The development and ecological significance of feeding techniques in the Reed Warbler (Acrocephalus scirpaceus).

Author Davies, N.B. & Green, R.E.
Citation Davies, N.B. & Green, R.E. (1976). The development and ecological significance of feeding techniques in the Reed Warbler (Acrocephalus scirpaceus). Animal Behaviour, 24: 213-229.

Abstract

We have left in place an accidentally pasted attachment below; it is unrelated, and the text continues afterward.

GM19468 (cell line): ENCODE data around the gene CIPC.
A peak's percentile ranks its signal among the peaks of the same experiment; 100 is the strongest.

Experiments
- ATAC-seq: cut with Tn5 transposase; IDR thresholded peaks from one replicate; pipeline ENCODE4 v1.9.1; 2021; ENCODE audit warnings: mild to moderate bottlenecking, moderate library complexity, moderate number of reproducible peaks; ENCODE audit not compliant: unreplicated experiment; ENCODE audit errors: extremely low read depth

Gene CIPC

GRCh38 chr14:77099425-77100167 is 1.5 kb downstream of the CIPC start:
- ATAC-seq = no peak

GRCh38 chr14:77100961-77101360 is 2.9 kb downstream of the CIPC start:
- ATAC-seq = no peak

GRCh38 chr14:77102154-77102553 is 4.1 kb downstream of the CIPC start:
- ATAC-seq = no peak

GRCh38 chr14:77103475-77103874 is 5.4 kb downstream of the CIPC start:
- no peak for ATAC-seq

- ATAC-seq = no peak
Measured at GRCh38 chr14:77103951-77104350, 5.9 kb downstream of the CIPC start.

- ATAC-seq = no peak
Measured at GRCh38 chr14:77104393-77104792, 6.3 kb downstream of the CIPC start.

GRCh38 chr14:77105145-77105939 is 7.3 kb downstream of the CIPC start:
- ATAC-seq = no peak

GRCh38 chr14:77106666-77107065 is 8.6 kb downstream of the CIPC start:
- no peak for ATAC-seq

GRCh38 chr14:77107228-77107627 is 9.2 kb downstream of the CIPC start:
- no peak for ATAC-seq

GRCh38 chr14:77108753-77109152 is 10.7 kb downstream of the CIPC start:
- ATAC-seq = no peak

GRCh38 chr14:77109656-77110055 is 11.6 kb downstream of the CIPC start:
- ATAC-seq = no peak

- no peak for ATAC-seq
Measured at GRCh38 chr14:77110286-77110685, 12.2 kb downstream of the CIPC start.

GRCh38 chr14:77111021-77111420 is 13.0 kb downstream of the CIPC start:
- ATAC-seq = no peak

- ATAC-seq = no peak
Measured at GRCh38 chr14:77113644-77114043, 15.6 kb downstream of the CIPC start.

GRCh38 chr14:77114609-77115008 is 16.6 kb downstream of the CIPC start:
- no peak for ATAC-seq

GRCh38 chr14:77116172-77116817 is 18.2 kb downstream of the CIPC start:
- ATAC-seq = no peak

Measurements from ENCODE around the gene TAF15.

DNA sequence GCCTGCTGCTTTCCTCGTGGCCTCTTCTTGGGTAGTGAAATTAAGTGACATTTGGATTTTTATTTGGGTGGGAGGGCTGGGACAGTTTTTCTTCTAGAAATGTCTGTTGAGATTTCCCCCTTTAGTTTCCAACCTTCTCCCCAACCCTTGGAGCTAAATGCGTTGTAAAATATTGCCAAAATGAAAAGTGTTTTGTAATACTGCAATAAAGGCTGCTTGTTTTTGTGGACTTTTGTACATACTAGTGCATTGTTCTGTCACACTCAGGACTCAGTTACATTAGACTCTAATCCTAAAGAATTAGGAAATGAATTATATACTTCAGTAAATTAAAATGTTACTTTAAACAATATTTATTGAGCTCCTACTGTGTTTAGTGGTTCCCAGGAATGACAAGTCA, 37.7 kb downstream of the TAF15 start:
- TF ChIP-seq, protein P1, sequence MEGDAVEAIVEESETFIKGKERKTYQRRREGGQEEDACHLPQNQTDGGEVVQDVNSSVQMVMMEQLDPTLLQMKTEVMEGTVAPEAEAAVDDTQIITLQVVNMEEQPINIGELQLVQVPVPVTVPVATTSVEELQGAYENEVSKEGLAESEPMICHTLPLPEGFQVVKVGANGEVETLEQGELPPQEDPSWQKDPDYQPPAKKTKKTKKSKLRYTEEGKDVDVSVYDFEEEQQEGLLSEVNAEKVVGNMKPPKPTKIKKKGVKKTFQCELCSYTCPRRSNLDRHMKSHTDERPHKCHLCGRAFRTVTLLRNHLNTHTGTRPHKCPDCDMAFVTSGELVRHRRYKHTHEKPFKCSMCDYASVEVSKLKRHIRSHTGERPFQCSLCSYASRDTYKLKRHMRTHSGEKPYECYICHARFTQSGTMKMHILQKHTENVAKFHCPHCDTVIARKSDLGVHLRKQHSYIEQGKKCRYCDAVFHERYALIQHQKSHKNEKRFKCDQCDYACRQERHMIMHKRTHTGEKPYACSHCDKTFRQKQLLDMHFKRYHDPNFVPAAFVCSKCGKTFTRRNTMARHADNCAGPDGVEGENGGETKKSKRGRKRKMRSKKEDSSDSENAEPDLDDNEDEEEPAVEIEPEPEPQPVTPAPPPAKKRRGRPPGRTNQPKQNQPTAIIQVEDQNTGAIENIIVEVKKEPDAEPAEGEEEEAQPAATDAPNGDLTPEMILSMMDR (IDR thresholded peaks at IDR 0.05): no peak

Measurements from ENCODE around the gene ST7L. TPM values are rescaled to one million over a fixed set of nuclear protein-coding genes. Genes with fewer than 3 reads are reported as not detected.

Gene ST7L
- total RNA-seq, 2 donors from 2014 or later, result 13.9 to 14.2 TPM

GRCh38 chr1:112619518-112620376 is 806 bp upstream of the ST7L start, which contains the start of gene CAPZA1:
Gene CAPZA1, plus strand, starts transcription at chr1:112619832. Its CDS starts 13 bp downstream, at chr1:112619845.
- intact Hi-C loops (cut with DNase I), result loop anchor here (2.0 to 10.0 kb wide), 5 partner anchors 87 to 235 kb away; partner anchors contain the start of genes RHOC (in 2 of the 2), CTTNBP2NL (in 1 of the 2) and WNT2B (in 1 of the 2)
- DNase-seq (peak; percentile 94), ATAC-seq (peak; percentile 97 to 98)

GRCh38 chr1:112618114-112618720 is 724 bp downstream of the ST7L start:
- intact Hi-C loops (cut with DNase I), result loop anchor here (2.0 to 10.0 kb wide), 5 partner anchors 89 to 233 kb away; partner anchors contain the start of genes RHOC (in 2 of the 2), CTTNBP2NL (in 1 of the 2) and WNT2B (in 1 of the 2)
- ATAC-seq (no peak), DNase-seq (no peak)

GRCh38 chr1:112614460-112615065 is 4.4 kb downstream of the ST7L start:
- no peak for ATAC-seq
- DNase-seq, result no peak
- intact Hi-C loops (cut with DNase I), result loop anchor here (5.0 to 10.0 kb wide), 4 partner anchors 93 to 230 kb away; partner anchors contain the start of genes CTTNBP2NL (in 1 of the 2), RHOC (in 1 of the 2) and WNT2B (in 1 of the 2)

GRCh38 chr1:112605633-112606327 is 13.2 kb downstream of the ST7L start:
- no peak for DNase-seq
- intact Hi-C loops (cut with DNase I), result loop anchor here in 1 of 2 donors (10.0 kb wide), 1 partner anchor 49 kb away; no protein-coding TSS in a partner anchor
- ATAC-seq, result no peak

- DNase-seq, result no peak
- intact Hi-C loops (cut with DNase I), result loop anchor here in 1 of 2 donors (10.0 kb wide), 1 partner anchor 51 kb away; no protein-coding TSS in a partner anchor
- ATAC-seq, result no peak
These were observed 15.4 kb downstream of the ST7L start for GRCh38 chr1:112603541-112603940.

Wild reed warblers use several techniques to capture their insect prey (mainly Diptera). Different techniques are used for different prey and so vary with prey activity. Independent young birds pick stationary prey from foliage more frequently than adults, which often catch prey in mid-air. This is not because the young need time to develop feeding skills. Captive birds which did not have experience of flies until fully grown were no worse at capturing them than birds which had had continuous experience from an early age. Adults probably use more energy-demanding techniques in order to collect enough food for their young as well as themselves. However, rapid learning of prey handling ability is restricted to a sensitive period early in development, before structural maturation of the bill is completed.

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